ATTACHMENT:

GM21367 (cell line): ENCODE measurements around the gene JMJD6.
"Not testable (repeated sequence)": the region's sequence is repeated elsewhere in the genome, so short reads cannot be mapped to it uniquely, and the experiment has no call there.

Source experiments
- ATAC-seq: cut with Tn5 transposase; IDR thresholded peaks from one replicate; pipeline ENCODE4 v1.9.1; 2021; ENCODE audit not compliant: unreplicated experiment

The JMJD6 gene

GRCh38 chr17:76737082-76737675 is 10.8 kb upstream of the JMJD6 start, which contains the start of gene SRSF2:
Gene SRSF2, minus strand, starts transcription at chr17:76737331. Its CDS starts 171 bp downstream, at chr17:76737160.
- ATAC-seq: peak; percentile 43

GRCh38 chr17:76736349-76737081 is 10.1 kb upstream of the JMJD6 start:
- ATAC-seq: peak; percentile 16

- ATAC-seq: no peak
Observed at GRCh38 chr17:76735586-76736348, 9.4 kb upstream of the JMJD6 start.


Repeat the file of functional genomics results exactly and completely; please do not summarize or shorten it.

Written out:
GM21367 (cell line): ENCODE measurements around the gene JMJD6.
"Not testable (repeated sequence)": the region's sequence is repeated elsewhere in the genome, so short reads cannot be mapped to it uniquely, and the experiment has no call there.

Source experiments
- ATAC-seq: cut with Tn5 transposase; IDR thresholded peaks from one replicate; pipeline ENCODE4 v1.9.1; 2021; ENCODE audit not compliant: unreplicated experiment

The JMJD6 gene

GRCh38 chr17:76737082-76737675 is 10.8 kb upstream of the JMJD6 start, which contains the start of gene SRSF2:
Gene SRSF2, minus strand, starts transcription at chr17:76737331. Its CDS starts 171 bp downstream, at chr17:76737160.
- ATAC-seq: peak; percentile 43

GRCh38 chr17:76736349-76737081 is 10.1 kb upstream of the JMJD6 start:
- ATAC-seq: peak; percentile 16

- ATAC-seq: no peak
Observed at GRCh38 chr17:76735586-76736348, 9.4 kb upstream of the JMJD6 start.